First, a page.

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If there was a massive enough planet outside of earth's orbit to affect it, how would the earth's velocity change? I know it would be small, but would the velocity increase or decrease?

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    $\begingroup$ The subject is covered in the study of Orbital Perturbations. $\endgroup$ – StephenG Jun 28 '18 at 7:42
  • $\begingroup$ Other answers cover this nicely so I won't post my own. But if you'd like to learn more about how these tiny changes add up over time to affect a planet's orbit, you might enjoy this video about Milankovitch Cycles changing Earth's climate over billions of years. $\endgroup$ – Cody Jun 28 '18 at 16:51
  • $\begingroup$ Depends on orbits and masses and velocities of the interacting bodies. $\endgroup$ – Abhinandan Angra Aug 6 '18 at 7:58
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The most famous example of this lead to the discovery of Neptune. Planetary orbits were neatly worked out by Kepler and Newton, so they had a good idea of how fast planets should be moving. Uranus wasn't moving as fast as it should have, and that lead to the conclusion that there was an 8th planet.

Assuming the two planets orbit in a similar plane and don't cross, the inner planet moves faster so it's always catching up to and passing the outer planet. When it's behind the planet and catching up, it moves faster, when it's ahead, it moves slower. The effect is, as you stated, very very small but in the case of Uranus, with an orbital period of 84 years, so it spends a couple decades being accelerated by Neptune until it passes it, then it spends a similar amount of time being slowed down by it. The observed speeding up and slowing down over years was enough to lead to a calculation of the approximate location of, and shortly after, the discovery of Neptune.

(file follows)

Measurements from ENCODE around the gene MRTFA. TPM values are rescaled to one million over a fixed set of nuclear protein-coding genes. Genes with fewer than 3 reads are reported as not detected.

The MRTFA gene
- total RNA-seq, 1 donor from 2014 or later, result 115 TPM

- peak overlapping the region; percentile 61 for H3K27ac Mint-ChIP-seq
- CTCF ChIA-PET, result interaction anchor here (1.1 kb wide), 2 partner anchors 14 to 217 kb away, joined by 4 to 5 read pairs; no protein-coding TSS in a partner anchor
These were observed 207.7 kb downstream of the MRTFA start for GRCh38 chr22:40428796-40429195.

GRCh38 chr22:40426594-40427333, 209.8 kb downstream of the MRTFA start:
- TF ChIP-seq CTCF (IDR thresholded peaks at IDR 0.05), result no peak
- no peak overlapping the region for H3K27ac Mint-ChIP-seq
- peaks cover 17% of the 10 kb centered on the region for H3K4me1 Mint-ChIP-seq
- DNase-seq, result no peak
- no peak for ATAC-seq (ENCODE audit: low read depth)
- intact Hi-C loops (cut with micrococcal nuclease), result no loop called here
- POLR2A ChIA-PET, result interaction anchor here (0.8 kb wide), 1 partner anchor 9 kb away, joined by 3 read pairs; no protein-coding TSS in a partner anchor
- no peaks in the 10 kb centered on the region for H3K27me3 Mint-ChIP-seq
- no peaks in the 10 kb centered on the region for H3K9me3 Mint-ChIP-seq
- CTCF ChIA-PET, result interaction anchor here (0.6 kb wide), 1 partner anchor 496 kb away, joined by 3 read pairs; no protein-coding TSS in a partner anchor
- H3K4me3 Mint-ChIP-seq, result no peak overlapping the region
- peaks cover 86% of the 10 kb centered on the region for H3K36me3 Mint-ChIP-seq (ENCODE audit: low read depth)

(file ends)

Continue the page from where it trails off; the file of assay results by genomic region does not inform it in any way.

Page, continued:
The 3-body problem is complicated and the math involved is somewhat advanced, but you can do a rough approximation of acceleration and altered distance from the expected orbit using Newton's laws of gravitational acceleration g=GM/r^2 over roughly a fraction of the orbital period. It's surprisingly small, but over a couple months (for Earth) or a couple decades (for Uranus) it works out to about what you might expect. A noticeable but tiny fraction of the orbit.

Over time, these variations balance out, so the orbits remain largely unchanged over thousands, millions and even billions of years, unless the planets happen to fall into resonance. Resonance can lead to the gradual destabilizing of orbits.

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  • $\begingroup$ Thank you! Is the gravitational acceleration acting on the radius of the planet, the way the sun does? Does this mean that a planet with a larger orbit will feel a greater acceleration? $\endgroup$ – K. Buchan Jun 29 '18 at 16:51
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Sometimes it would increase and sometimes it would decrease, depending on where the other planet was. But we do have examples already of planets affecting other planets, for example the orbit of Mercury precesses around the Sun due to the gravity of the other planets (largely Jupiter), as well as due to general relativity. The Earth's orbit is also already affected by the other planets, but even Jupiter has 1/1000 the mass of the Sun and is much farther away, so the effects are tiny.

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